Foreign Language Classroom Anxiety: What It Is and How to Overcome It
Have you ever felt that you just aren’t built to learn a second language? Does your mind go blank when asked to contribute in class? Does the idea of having to speak in Spanish make you feel tense and nervous? If so, you are not alone! Many students learning Spanish face these obstacles, often described as Foreign Language Classroom Anxiety (Horwitz et al. 1986).
The experience of learning a language can be unsettling. As an expert in your native tongue you are used to being able to communicate automatically and without too much consideration. When you start a new language, you are suddenly in a situation where you are not able to communicate in this way. Those around you may be fluent in the language and this creates a dynamic that can be extremely anxiety provoking.
Not only is this type of anxiety fairly unpleasant, it can also impede your progress and deter you from reaching your goal of learning a new language. You may have trouble concentrating in class, you may be less likely to attempt speaking or stick to simpler sentences that you feel more comfortable with. Spoken assessments or role plays are often really difficult when you are experiencing this.
Fear of making mistakes is a fundamental component of Foreign Language Classroom Anxiety. Making an error can bring about feelings of worry and shame and lead to a student avoiding speaking rather than experience this again. Rather than seeing mistakes as part of the learning process, they are seen as something negative to be avoided.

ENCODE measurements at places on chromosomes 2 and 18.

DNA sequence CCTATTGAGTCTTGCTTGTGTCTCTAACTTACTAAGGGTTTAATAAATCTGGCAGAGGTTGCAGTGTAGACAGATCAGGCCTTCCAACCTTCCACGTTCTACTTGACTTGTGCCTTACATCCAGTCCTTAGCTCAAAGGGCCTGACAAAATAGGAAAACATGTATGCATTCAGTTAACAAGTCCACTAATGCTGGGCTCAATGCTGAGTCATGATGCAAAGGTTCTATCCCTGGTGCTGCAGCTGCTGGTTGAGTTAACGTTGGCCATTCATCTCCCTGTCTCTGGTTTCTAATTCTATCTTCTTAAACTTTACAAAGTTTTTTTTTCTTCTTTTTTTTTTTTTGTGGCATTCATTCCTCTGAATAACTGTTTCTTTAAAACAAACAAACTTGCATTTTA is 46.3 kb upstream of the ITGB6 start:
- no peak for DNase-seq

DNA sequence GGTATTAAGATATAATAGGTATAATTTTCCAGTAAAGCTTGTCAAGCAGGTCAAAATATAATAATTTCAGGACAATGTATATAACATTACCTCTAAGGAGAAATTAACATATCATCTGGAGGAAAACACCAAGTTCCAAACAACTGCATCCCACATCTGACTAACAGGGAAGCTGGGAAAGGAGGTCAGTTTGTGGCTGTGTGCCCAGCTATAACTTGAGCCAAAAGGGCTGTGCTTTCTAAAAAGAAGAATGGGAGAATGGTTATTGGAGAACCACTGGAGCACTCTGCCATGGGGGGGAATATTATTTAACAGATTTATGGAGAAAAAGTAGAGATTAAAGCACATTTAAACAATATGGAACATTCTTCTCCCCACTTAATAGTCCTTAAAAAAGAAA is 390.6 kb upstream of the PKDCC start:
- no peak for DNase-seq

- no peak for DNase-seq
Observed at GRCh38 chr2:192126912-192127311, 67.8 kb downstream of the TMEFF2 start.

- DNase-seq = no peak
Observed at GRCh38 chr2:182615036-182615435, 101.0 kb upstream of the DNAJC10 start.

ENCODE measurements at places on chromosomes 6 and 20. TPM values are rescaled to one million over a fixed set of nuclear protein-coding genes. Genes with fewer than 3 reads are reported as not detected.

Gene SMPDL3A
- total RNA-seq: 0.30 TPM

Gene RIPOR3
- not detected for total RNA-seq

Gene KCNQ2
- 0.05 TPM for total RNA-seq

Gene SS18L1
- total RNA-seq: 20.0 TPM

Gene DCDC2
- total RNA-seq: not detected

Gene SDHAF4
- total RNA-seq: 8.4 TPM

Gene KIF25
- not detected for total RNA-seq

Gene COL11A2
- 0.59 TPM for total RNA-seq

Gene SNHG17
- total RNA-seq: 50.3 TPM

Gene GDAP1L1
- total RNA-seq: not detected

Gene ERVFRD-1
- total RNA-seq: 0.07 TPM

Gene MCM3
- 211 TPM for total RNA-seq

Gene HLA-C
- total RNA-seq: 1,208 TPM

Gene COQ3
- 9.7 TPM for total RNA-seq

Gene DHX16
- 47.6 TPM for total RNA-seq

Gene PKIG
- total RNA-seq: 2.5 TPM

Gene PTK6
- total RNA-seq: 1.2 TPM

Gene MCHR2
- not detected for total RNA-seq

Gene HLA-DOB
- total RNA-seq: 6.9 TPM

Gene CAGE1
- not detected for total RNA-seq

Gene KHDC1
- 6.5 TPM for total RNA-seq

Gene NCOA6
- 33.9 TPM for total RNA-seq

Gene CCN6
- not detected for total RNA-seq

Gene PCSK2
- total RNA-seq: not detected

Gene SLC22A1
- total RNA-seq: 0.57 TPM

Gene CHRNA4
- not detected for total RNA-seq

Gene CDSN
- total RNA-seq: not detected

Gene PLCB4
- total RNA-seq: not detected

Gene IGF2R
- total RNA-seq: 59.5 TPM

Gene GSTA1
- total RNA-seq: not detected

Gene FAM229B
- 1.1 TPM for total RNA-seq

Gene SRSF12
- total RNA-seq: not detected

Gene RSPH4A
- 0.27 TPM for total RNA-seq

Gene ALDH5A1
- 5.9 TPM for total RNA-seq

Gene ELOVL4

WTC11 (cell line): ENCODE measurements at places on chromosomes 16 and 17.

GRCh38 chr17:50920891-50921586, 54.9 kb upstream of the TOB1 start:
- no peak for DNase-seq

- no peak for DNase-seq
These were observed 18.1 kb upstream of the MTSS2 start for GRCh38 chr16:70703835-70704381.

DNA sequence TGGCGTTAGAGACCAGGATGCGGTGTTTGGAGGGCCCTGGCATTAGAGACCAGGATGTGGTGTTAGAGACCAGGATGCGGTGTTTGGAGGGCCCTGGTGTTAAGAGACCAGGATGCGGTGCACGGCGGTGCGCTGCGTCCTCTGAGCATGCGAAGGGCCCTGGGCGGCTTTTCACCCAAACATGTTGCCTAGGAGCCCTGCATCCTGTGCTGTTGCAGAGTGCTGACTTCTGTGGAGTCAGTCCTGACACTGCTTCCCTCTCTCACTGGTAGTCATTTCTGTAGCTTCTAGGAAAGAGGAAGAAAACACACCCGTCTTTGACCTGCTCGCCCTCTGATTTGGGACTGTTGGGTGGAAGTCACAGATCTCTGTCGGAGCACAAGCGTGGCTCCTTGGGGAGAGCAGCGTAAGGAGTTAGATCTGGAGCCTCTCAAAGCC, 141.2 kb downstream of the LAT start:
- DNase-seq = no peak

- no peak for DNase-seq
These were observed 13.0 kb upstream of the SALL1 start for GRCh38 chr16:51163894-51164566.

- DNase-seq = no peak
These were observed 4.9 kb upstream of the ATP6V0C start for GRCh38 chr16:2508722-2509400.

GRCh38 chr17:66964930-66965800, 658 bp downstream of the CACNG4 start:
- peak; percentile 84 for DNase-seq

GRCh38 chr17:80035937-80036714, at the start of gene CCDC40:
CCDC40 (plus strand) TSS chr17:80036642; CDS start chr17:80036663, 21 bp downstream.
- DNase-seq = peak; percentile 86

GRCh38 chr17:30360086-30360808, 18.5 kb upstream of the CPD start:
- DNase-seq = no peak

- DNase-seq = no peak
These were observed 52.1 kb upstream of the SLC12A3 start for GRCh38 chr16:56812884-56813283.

The good news is there are lots of steps you can take overcome to this specific form of anxiety. Here are my top tips for you to begin to tackle your worries and fast track your Spanish learning:
1. Recognise the Anxiety
Initially, it is important to identify the patterns of thinking and concerns that are leading to discomfort when learning Spanish. If you know you are experiencing anxiety, you can become more aware of how it is affecting you. This awareness will allow you to put in place strategies to improve things.
2. Identify What Foreign Language Activities Cause the Anxiety
What are the specific activities that you feel the urge to avoid? Which parts of learning Spanish make you really uncomfortable? Different activities will cause worries for different people. For some, trying to listen to a passage in spoken Spanish can be overwhelming. Others may struggle to have the confidence to speak. Writing and spelling can also be something that causes apprehension.
3. Find A Supportive Teacher or Tutor
There are a lot of strategies that can be used to reduce stress levels in a classroom or tuition environment. Songs, games and providing model responses instead of jumping in and directly correcting mistakes can all help. (Huang, 2012). If you feel nervous about learning a new language, you want a teacher who is aware of this phenomenon and who can help to put you at your ease. One to one tuition may also be helpful if you find a classroom environment stressful. A good teacher or tutor can also help you to find further support if needed.
4. Face the Fear
Although the obvious thing to do if something makes you uncomfortable is to avoid it, this could undermine your chance of reaching your language goal. It could also inadvertently confirm your belief that avoiding speaking or using Spanish, especially in front of other people, is the only way to reduce your anxiety.